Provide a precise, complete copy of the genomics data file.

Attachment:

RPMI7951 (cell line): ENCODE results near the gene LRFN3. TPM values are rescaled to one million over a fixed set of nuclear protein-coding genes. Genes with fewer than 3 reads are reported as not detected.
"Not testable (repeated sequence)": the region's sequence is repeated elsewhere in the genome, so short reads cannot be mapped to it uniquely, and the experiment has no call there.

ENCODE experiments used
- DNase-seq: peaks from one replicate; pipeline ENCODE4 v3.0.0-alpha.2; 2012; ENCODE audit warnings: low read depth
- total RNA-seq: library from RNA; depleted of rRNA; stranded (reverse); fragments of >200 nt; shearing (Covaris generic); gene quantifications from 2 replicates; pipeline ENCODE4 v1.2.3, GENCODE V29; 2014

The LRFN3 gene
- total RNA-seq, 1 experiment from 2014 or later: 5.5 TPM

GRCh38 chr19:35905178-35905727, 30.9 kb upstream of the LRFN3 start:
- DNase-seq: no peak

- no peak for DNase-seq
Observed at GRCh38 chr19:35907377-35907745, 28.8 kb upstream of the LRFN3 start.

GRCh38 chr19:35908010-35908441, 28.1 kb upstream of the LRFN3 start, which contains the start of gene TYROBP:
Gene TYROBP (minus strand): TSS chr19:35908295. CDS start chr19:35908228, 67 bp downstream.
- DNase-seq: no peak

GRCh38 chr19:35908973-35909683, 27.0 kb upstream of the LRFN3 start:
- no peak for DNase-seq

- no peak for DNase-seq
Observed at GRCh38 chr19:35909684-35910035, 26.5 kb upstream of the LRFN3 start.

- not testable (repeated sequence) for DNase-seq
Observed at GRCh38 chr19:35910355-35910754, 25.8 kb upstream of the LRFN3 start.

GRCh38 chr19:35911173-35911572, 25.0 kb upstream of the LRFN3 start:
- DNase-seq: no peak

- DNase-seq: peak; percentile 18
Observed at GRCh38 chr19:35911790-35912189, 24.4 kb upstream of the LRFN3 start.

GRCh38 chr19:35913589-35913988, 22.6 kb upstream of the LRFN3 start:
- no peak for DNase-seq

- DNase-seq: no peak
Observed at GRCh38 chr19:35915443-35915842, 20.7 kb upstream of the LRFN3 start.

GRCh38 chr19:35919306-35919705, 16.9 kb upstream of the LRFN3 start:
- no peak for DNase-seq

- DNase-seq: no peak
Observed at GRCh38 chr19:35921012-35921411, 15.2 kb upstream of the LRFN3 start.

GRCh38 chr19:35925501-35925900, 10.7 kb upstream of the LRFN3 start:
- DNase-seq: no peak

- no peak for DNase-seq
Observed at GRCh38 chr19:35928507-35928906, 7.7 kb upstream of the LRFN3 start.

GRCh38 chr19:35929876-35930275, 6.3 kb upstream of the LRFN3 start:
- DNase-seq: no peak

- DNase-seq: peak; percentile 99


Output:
RPMI7951 (cell line): ENCODE results near the gene LRFN3. TPM values are rescaled to one million over a fixed set of nuclear protein-coding genes. Genes with fewer than 3 reads are reported as not detected.
"Not testable (repeated sequence)": the region's sequence is repeated elsewhere in the genome, so short reads cannot be mapped to it uniquely, and the experiment has no call there.

ENCODE experiments used
- DNase-seq: peaks from one replicate; pipeline ENCODE4 v3.0.0-alpha.2; 2012; ENCODE audit warnings: low read depth
- total RNA-seq: library from RNA; depleted of rRNA; stranded (reverse); fragments of >200 nt; shearing (Covaris generic); gene quantifications from 2 replicates; pipeline ENCODE4 v1.2.3, GENCODE V29; 2014

The LRFN3 gene
- total RNA-seq, 1 experiment from 2014 or later: 5.5 TPM

GRCh38 chr19:35905178-35905727, 30.9 kb upstream of the LRFN3 start:
- DNase-seq: no peak

- no peak for DNase-seq
Observed at GRCh38 chr19:35907377-35907745, 28.8 kb upstream of the LRFN3 start.

GRCh38 chr19:35908010-35908441, 28.1 kb upstream of the LRFN3 start, which contains the start of gene TYROBP:
Gene TYROBP (minus strand): TSS chr19:35908295. CDS start chr19:35908228, 67 bp downstream.
- DNase-seq: no peak

GRCh38 chr19:35908973-35909683, 27.0 kb upstream of the LRFN3 start:
- no peak for DNase-seq

- no peak for DNase-seq
Observed at GRCh38 chr19:35909684-35910035, 26.5 kb upstream of the LRFN3 start.

- not testable (repeated sequence) for DNase-seq
Observed at GRCh38 chr19:35910355-35910754, 25.8 kb upstream of the LRFN3 start.

GRCh38 chr19:35911173-35911572, 25.0 kb upstream of the LRFN3 start:
- DNase-seq: no peak

- DNase-seq: peak; percentile 18
Observed at GRCh38 chr19:35911790-35912189, 24.4 kb upstream of the LRFN3 start.

GRCh38 chr19:35913589-35913988, 22.6 kb upstream of the LRFN3 start:
- no peak for DNase-seq

- DNase-seq: no peak
Observed at GRCh38 chr19:35915443-35915842, 20.7 kb upstream of the LRFN3 start.

GRCh38 chr19:35919306-35919705, 16.9 kb upstream of the LRFN3 start:
- no peak for DNase-seq

- DNase-seq: no peak
Observed at GRCh38 chr19:35921012-35921411, 15.2 kb upstream of the LRFN3 start.

GRCh38 chr19:35925501-35925900, 10.7 kb upstream of the LRFN3 start:
- DNase-seq: no peak

- no peak for DNase-seq
Observed at GRCh38 chr19:35928507-35928906, 7.7 kb upstream of the LRFN3 start.

GRCh38 chr19:35929876-35930275, 6.3 kb upstream of the LRFN3 start:
- DNase-seq: no peak

- DNase-seq: peak; percentile 99